“With the two-year self-study process reaching its conclusion, I am not only proud of the institution and the work we have accomplished together, but I would like to specifically thank the inclusive group of more than 100 faculty, staff and students who contributed to the planning and research associated with this visit,” she said. “Bergen remains successful because of the professionals who teach and work here, as we advance student success initiatives in support of the state’s No. 1 college for associate degree graduates.”
The eight members of the commission’s evaluation team, led by Harper College (Illinois) President Kenneth Ender, Ph.D., visited Feb. 28 through March 2 to meet with College officials, faculty and staff. Conversations drew heavily from the institution’s self-study report, a comprehensive account of the College’s initiatives, policies and practices prepared in advance of the visit. Evaluators review institutions based on 14 areas such as assessment, faculty and integrity.
In an oral report delivered March 2, evaluators not only affirmed Bergen’s compliance with the standards, but also lauded 48 specific areas of excellence, referring to them as best practices for any institution.
Among the commendations, evaluators recognized the College’s commitment to student success, praising the Cerullo Learning Assistance Center, which has twice received “tutoring center of the year” honors in the past three years, the streamlined registration and financial aid services established in 2014 and the institution’s acceptance into the Achieving the Dream college reform network.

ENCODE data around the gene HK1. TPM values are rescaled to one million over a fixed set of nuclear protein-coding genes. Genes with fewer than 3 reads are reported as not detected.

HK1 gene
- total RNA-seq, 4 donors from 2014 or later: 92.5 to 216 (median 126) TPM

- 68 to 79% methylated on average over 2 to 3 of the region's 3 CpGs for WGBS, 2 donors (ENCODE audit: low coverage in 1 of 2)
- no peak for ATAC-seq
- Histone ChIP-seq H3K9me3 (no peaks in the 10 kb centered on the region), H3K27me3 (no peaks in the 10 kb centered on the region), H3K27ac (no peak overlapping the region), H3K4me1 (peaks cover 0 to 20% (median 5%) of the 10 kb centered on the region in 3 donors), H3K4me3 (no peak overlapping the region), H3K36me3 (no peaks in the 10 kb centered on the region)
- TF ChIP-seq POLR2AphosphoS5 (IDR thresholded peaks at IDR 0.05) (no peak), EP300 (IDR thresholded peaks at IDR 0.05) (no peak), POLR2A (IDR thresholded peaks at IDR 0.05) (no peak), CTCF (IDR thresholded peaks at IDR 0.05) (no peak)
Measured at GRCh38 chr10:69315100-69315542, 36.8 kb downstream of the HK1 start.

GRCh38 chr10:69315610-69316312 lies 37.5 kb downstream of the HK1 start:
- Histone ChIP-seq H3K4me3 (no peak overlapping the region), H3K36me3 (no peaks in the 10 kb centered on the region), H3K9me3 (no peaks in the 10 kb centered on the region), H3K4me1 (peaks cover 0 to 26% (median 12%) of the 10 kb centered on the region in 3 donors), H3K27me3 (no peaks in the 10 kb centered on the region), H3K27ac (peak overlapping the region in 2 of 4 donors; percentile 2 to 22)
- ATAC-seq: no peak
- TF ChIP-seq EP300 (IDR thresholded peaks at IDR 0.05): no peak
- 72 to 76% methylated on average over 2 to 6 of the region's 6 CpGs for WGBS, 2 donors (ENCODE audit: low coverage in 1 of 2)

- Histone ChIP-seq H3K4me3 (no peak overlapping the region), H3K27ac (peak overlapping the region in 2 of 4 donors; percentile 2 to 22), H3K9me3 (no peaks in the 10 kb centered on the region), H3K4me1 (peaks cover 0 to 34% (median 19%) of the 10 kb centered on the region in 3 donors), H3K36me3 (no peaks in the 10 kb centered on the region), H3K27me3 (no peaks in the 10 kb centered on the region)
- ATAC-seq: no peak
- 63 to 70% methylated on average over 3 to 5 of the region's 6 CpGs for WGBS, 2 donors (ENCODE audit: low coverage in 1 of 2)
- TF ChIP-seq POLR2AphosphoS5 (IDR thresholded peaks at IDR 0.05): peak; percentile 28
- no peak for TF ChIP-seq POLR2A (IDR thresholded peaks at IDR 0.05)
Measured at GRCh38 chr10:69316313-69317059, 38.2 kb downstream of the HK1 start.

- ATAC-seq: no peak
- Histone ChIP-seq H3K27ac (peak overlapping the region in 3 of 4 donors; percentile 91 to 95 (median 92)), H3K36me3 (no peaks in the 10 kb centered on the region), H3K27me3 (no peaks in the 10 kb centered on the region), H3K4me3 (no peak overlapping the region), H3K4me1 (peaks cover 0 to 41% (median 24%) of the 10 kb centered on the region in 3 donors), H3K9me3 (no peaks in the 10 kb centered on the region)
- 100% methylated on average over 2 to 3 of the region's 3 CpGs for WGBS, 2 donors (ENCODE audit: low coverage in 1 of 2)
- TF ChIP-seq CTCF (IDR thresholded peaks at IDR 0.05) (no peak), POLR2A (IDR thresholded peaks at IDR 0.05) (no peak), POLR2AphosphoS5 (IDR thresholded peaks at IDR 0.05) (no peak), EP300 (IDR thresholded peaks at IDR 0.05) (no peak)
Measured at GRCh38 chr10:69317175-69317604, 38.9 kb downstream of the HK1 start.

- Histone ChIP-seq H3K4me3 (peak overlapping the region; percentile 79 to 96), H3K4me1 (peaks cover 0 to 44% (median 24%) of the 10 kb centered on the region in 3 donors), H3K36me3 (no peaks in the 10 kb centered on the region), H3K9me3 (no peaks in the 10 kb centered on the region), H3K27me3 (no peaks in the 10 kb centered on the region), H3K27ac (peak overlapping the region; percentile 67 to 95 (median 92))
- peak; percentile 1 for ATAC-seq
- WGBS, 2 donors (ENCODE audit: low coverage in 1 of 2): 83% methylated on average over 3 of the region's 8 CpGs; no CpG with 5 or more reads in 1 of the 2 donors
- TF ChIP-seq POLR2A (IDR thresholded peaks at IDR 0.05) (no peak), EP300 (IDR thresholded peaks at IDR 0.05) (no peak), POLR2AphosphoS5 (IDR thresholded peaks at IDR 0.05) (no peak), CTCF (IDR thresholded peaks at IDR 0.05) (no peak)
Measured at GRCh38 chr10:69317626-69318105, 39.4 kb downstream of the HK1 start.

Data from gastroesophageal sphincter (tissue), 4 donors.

Additionally, the team applauded the College’s fiduciary controls and dedication to reining in expenses – specifically the costs borne by students. The College has limited tuition increases to an average of 1.97 percent during the past four years. Tuition rose an average of 6.1 percent from 2006-12.
Evaluators also appreciated the College’s commitment to faculty and staff, including significant increases in professional development opportunities such as tuition reimbursement and leadership training programs.
Vice President of Institutional Effectiveness Yun Kim, Ph.D., and professors Sony Tiwari and Gail Fernandez directed the efforts of the College’s 19-member self-study team, organizing working groups of faculty, staff and students to conduct research, gather documents and write reports submitted to the evaluation team.
Bergen first received accreditation from Middle States in 1972. The College will seek a reaffirmation of its accreditation again within 10 years, as the commission will soon revise the number of years between visits in order to promote greater self-reflection and continuous improvement among member institutions.
The commission serves as the accrediting body for more than 500 colleges in the mid-Atlantic region, including 48 in New Jersey. All community, technical, theological, undergraduate, graduate and research institutions must apply for accreditation. In addition to independently verifying the propriety of an institution, accreditation enables colleges to receive federal financial aid for students and the transfer of credits between schools.
Based in Paramus, Bergen Community College (www.bergen.edu<http://www.bergen.edu>), a public two-year coeducational college, enrolls 15,000 students at locations in Paramus, the Philip Ciarco Jr. Learning Center in Hackensack and Bergen Community College at the Meadowlands in Lyndhurst. The College offers associate degree, certificate and continuing education programs in a variety of fields. More students graduate from Bergen than any other community college in the state.